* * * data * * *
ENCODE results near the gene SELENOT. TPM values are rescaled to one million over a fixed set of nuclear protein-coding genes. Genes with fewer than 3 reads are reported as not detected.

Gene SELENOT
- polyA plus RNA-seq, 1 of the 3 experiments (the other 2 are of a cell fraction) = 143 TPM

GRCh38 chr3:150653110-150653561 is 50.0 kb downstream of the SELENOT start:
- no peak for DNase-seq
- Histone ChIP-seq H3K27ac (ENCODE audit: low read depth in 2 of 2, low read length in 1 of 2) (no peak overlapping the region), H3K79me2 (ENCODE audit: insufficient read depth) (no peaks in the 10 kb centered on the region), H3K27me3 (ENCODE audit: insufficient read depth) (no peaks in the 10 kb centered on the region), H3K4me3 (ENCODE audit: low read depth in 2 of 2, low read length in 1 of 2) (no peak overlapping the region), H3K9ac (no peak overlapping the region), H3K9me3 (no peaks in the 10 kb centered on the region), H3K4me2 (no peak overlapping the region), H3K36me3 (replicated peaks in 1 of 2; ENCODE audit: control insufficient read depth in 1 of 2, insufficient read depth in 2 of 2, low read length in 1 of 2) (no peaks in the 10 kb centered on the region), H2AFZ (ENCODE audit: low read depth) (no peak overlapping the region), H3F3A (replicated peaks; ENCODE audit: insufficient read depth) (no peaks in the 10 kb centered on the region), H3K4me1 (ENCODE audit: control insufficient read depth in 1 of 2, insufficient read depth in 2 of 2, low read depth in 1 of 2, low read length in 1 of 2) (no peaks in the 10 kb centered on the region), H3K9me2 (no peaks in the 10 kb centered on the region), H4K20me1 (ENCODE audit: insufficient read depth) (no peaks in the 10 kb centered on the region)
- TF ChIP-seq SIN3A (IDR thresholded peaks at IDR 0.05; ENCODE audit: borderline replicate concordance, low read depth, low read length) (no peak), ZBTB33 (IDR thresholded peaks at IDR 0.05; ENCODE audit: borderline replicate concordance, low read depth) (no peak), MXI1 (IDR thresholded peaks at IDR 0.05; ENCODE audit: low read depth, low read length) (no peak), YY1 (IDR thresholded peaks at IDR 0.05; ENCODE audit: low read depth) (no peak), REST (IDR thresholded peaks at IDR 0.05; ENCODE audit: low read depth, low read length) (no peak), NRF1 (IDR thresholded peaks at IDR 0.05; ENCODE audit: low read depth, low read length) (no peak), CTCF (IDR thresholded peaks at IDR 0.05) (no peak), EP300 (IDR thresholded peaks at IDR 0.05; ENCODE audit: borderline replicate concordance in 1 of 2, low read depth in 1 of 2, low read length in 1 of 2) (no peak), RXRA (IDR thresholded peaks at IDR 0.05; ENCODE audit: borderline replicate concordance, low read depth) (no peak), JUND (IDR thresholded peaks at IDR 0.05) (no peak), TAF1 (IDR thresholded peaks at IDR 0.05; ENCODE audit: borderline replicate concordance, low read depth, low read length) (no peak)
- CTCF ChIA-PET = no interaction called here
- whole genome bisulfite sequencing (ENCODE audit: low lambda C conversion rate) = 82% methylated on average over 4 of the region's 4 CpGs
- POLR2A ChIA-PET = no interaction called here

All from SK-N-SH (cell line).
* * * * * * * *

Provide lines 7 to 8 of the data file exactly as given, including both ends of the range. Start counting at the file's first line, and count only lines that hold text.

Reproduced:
- TF ChIP-seq SIN3A (IDR thresholded peaks at IDR 0.05; ENCODE audit: borderline replicate concordance, low read depth, low read length) (no peak), ZBTB33 (IDR thresholded peaks at IDR 0.05; ENCODE audit: borderline replicate concordance, low read depth) (no peak), MXI1 (IDR thresholded peaks at IDR 0.05; ENCODE audit: low read depth, low read length) (no peak), YY1 (IDR thresholded peaks at IDR 0.05; ENCODE audit: low read depth) (no peak), REST (IDR thresholded peaks at IDR 0.05; ENCODE audit: low read depth, low read length) (no peak), NRF1 (IDR thresholded peaks at IDR 0.05; ENCODE audit: low read depth, low read length) (no peak), CTCF (IDR thresholded peaks at IDR 0.05) (no peak), EP300 (IDR thresholded peaks at IDR 0.05; ENCODE audit: borderline replicate concordance in 1 of 2, low read depth in 1 of 2, low read length in 1 of 2) (no peak), RXRA (IDR thresholded peaks at IDR 0.05; ENCODE audit: borderline replicate concordance, low read depth) (no peak), JUND (IDR thresholded peaks at IDR 0.05) (no peak), TAF1 (IDR thresholded peaks at IDR 0.05; ENCODE audit: borderline replicate concordance, low read depth, low read length) (no peak)
- CTCF ChIA-PET = no interaction called here